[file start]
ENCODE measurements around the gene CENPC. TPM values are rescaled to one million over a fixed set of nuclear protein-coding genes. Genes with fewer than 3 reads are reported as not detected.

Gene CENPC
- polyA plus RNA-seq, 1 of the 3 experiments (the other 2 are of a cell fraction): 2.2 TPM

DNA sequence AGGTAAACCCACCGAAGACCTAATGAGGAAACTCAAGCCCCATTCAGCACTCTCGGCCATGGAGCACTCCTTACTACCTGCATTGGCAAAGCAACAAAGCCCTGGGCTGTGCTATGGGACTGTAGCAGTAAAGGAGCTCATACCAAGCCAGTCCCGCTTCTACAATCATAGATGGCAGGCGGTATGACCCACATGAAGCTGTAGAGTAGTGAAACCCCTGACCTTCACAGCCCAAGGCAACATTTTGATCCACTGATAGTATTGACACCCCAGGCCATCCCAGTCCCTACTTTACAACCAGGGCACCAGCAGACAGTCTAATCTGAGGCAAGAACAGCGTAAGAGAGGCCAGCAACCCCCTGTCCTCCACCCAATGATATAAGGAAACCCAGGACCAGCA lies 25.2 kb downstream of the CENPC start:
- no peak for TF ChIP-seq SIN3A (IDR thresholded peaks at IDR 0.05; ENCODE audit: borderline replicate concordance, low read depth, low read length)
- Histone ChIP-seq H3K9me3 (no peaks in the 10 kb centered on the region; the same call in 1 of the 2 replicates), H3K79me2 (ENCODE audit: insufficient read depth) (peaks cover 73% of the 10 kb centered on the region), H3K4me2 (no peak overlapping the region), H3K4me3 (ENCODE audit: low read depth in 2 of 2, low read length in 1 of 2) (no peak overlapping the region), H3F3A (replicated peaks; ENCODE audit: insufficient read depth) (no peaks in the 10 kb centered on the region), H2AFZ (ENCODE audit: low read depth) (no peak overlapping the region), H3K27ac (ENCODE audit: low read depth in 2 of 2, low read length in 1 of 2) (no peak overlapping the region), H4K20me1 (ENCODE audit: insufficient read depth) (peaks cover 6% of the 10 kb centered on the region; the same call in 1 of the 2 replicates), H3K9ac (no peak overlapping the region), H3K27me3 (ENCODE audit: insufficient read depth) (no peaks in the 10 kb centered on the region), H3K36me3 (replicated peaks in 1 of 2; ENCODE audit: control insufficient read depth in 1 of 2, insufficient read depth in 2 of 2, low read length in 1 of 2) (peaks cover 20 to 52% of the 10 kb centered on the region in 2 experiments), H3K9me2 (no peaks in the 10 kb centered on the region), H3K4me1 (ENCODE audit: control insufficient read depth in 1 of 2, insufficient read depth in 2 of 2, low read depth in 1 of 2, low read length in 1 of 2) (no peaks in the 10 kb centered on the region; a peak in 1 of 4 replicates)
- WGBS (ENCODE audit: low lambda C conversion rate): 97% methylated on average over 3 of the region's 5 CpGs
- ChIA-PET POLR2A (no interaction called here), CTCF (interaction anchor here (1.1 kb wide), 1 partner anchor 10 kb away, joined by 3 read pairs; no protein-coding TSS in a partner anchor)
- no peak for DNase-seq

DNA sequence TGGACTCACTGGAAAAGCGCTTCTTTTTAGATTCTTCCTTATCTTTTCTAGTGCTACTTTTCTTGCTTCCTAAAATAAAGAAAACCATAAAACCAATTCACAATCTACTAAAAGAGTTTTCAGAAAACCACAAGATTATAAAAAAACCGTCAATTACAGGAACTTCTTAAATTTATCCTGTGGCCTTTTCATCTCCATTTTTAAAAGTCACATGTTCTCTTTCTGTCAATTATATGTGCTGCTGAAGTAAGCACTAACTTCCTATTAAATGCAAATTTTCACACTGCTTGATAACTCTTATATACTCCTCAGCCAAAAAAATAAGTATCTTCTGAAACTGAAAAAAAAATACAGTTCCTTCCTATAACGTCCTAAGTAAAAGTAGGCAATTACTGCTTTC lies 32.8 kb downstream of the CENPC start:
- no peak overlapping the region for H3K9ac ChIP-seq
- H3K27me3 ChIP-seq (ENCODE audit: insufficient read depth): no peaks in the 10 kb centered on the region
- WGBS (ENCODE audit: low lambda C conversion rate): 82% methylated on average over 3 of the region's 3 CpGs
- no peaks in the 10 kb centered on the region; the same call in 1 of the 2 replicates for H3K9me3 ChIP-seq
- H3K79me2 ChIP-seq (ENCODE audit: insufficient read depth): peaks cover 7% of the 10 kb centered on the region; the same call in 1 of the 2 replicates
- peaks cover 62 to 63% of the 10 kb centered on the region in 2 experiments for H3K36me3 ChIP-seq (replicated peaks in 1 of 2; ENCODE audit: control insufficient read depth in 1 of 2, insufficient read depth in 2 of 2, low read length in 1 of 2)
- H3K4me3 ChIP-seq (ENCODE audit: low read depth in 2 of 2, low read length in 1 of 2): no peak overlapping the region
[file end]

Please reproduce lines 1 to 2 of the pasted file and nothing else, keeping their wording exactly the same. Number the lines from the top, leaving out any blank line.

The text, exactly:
ENCODE measurements around the gene CENPC. TPM values are rescaled to one million over a fixed set of nuclear protein-coding genes. Genes with fewer than 3 reads are reported as not detected.

Gene CENPC